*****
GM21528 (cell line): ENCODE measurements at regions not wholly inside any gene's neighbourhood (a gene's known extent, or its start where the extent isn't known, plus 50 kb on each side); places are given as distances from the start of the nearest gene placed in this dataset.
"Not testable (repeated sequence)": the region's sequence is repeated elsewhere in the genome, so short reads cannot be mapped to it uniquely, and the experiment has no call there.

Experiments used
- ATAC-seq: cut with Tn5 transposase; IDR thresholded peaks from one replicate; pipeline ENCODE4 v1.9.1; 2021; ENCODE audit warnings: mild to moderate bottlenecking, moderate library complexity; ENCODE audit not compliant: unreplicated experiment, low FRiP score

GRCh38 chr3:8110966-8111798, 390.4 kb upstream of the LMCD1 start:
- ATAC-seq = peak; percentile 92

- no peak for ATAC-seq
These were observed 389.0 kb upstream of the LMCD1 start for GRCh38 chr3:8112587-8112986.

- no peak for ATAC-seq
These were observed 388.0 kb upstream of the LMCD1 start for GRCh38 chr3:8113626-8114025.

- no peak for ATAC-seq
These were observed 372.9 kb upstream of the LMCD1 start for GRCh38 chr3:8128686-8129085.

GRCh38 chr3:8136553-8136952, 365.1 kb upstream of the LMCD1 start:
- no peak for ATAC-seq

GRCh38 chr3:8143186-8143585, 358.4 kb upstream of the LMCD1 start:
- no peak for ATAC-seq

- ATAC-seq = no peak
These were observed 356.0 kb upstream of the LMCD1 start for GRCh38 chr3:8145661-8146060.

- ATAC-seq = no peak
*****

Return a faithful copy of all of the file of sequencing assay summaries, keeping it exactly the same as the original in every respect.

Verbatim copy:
GM21528 (cell line): ENCODE measurements at regions not wholly inside any gene's neighbourhood (a gene's known extent, or its start where the extent isn't known, plus 50 kb on each side); places are given as distances from the start of the nearest gene placed in this dataset.
"Not testable (repeated sequence)": the region's sequence is repeated elsewhere in the genome, so short reads cannot be mapped to it uniquely, and the experiment has no call there.

Experiments used
- ATAC-seq: cut with Tn5 transposase; IDR thresholded peaks from one replicate; pipeline ENCODE4 v1.9.1; 2021; ENCODE audit warnings: mild to moderate bottlenecking, moderate library complexity; ENCODE audit not compliant: unreplicated experiment, low FRiP score

GRCh38 chr3:8110966-8111798, 390.4 kb upstream of the LMCD1 start:
- ATAC-seq = peak; percentile 92

- no peak for ATAC-seq
These were observed 389.0 kb upstream of the LMCD1 start for GRCh38 chr3:8112587-8112986.

- no peak for ATAC-seq
These were observed 388.0 kb upstream of the LMCD1 start for GRCh38 chr3:8113626-8114025.

- no peak for ATAC-seq
These were observed 372.9 kb upstream of the LMCD1 start for GRCh38 chr3:8128686-8129085.

GRCh38 chr3:8136553-8136952, 365.1 kb upstream of the LMCD1 start:
- no peak for ATAC-seq

GRCh38 chr3:8143186-8143585, 358.4 kb upstream of the LMCD1 start:
- no peak for ATAC-seq

- ATAC-seq = no peak
These were observed 356.0 kb upstream of the LMCD1 start for GRCh38 chr3:8145661-8146060.

- ATAC-seq = no peak